In September, five Hong Kong speech therapists were convicted of and jailed for conspiring to publish a series of children’s books, which were said to have a “brainwashing” effect on young children and fuel anti-China sentiments. At least two are seeking to challenge their convictions. Some of the 47 democrats who have pleaded guilty to a subversion charge have voiced their preferences in their sentencing timeline, while defendants in numerous national security cases admitted to their charges.
HKFP continues its monthly roundup of developments.
As of September 16, 215 people have been arrested on suspicion of committing acts endangering national security, according to figures provided by the Security Bureau. The figures cover both people arrested under the national security law and those held under a separate law covering sedition. The Security Bureau did not provide separate figures for sedition offences, despite having done so previously.
Among those arrested, 128 individuals and five companies have been charged, while 34 have been convicted or are awaiting sentencing.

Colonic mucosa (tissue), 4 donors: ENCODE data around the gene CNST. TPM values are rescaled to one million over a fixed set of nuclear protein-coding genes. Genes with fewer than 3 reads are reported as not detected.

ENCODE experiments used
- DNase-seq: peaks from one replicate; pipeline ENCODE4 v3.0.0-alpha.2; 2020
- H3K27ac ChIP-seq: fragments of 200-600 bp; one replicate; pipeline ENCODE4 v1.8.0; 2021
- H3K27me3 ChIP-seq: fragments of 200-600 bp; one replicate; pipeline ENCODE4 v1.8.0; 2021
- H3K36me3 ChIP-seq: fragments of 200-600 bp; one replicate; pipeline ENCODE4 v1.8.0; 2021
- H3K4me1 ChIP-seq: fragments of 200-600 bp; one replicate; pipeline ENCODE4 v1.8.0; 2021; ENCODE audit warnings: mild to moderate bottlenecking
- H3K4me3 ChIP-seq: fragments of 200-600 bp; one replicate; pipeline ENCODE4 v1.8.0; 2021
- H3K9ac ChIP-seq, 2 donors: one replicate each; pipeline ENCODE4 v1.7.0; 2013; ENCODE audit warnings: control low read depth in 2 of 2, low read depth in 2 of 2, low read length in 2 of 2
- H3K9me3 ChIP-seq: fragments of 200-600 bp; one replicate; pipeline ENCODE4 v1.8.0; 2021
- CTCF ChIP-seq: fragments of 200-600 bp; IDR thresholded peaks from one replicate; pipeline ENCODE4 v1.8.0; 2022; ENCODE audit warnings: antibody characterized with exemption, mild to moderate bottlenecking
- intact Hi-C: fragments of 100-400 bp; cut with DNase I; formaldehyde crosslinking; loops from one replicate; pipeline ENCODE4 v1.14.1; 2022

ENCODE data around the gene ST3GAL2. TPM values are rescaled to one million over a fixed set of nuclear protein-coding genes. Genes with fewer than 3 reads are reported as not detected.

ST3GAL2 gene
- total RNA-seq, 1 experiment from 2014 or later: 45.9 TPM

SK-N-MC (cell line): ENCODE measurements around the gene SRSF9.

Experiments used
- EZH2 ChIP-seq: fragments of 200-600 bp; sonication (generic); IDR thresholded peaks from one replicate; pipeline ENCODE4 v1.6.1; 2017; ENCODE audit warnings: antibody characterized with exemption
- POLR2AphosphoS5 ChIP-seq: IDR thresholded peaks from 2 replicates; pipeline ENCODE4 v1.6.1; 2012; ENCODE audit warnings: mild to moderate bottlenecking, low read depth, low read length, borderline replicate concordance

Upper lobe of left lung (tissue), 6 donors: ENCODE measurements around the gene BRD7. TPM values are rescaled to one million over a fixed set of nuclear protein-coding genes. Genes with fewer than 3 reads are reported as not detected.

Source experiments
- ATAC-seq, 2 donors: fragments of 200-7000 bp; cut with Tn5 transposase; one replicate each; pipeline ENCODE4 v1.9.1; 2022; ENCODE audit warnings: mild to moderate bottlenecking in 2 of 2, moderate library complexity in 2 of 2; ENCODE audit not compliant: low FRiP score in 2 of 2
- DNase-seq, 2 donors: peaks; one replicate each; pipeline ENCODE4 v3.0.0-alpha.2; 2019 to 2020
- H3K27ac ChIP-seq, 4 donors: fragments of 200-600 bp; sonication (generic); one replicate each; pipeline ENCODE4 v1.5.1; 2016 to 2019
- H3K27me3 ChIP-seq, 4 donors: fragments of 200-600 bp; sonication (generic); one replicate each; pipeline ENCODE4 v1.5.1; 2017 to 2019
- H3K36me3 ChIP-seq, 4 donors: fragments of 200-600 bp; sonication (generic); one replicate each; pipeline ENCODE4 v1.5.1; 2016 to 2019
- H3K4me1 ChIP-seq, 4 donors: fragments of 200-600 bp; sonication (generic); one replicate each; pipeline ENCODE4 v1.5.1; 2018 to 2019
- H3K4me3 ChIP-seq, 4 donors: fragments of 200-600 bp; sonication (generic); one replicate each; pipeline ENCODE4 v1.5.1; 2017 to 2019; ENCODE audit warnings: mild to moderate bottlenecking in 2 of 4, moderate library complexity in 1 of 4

Speech therapists jailed over ‘seditious’ books
Five Hong Kong speech therapists were convicted and jailed under the colonial-era sedition law for conspiring to publish three illustrated books about sheep and wolves, which a local court said amounted to “brainwashing” young readers with anti-China sentiment.
When handing down the verdict, District Judge Kwok Wai-kin said defendants Lorie Lai, Melody Yeung, Sidney Ng, Samuel Chan and Fong Tsz-ho did not recognise China’s resumption of sovereignty over Hong Kong, as the books they published implied the Chinese authorities were wolves and the Hong Kong chief executive was a wolf who “masqueraded as a sheep” and was instructed by the “Wolf-chairman.”
Fear, hatred, discontent and disaffection were “instilled” in the minds of children through the books’ publication, the judge said when he sentenced the five executive committee members of the General Union of Hong Kong Speech Therapists to 19 months behind bars each.
“Once they have internalised this mindset… the seed of instability has actually been sown in the HKSAR,” Kwok said.
The group had already been detained for around a year before their case moved to trial. Taking into account the time they have spent in custody, HKFP has learned that they are expected to be released from jail on October 10.
Lai and Chan have filed applications for leave to appeal against their convictions.
Police warn against ‘unnecessary legal risks’
Hong Kong police told HKFP that people should avoid taking “unnecessary legal risks,” after an Instagram account shared a link to a website from which the three “seditious” books produced by the speech therapists could be downloaded in Cantonese, English and Mandarin.